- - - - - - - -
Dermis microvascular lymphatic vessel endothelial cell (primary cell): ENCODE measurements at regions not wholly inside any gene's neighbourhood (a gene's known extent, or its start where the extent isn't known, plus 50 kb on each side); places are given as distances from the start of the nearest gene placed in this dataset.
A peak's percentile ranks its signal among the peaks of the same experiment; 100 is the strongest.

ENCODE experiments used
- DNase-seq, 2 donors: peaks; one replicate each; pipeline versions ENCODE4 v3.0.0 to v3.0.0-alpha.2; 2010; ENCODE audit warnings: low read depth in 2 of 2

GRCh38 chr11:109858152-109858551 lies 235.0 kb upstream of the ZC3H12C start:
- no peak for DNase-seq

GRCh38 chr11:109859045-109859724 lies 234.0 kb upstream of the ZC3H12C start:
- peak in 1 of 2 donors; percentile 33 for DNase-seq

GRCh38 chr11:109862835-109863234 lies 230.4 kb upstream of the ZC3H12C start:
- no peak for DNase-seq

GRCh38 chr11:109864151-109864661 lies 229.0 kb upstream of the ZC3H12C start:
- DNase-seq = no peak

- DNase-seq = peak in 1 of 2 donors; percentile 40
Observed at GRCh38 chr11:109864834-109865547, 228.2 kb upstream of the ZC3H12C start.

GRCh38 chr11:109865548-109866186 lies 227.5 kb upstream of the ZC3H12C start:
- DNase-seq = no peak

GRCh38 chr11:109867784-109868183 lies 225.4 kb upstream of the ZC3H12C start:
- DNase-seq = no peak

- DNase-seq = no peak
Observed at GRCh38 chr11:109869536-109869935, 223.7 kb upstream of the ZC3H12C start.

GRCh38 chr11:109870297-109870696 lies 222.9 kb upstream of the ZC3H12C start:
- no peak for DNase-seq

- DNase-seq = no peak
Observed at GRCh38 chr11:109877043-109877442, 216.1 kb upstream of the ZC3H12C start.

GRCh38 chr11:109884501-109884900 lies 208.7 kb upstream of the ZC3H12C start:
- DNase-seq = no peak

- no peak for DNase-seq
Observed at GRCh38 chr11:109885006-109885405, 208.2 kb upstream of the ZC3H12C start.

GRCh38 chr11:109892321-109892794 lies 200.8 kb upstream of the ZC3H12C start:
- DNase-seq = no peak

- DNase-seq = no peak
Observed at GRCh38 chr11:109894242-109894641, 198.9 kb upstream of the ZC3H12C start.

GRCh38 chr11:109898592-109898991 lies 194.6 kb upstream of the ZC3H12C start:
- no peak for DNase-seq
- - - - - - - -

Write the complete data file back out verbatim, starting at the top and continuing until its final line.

Dermis microvascular lymphatic vessel endothelial cell (primary cell): ENCODE measurements at regions not wholly inside any gene's neighbourhood (a gene's known extent, or its start where the extent isn't known, plus 50 kb on each side); places are given as distances from the start of the nearest gene placed in this dataset.
A peak's percentile ranks its signal among the peaks of the same experiment; 100 is the strongest.

ENCODE experiments used
- DNase-seq, 2 donors: peaks; one replicate each; pipeline versions ENCODE4 v3.0.0 to v3.0.0-alpha.2; 2010; ENCODE audit warnings: low read depth in 2 of 2

GRCh38 chr11:109858152-109858551 lies 235.0 kb upstream of the ZC3H12C start:
- no peak for DNase-seq

GRCh38 chr11:109859045-109859724 lies 234.0 kb upstream of the ZC3H12C start:
- peak in 1 of 2 donors; percentile 33 for DNase-seq

GRCh38 chr11:109862835-109863234 lies 230.4 kb upstream of the ZC3H12C start:
- no peak for DNase-seq

GRCh38 chr11:109864151-109864661 lies 229.0 kb upstream of the ZC3H12C start:
- DNase-seq = no peak

- DNase-seq = peak in 1 of 2 donors; percentile 40
Observed at GRCh38 chr11:109864834-109865547, 228.2 kb upstream of the ZC3H12C start.

GRCh38 chr11:109865548-109866186 lies 227.5 kb upstream of the ZC3H12C start:
- DNase-seq = no peak

GRCh38 chr11:109867784-109868183 lies 225.4 kb upstream of the ZC3H12C start:
- DNase-seq = no peak

- DNase-seq = no peak
Observed at GRCh38 chr11:109869536-109869935, 223.7 kb upstream of the ZC3H12C start.

GRCh38 chr11:109870297-109870696 lies 222.9 kb upstream of the ZC3H12C start:
- no peak for DNase-seq

- DNase-seq = no peak
Observed at GRCh38 chr11:109877043-109877442, 216.1 kb upstream of the ZC3H12C start.

GRCh38 chr11:109884501-109884900 lies 208.7 kb upstream of the ZC3H12C start:
- DNase-seq = no peak

- no peak for DNase-seq
Observed at GRCh38 chr11:109885006-109885405, 208.2 kb upstream of the ZC3H12C start.

GRCh38 chr11:109892321-109892794 lies 200.8 kb upstream of the ZC3H12C start:
- DNase-seq = no peak

- DNase-seq = no peak
Observed at GRCh38 chr11:109894242-109894641, 198.9 kb upstream of the ZC3H12C start.

GRCh38 chr11:109898592-109898991 lies 194.6 kb upstream of the ZC3H12C start:
- no peak for DNase-seq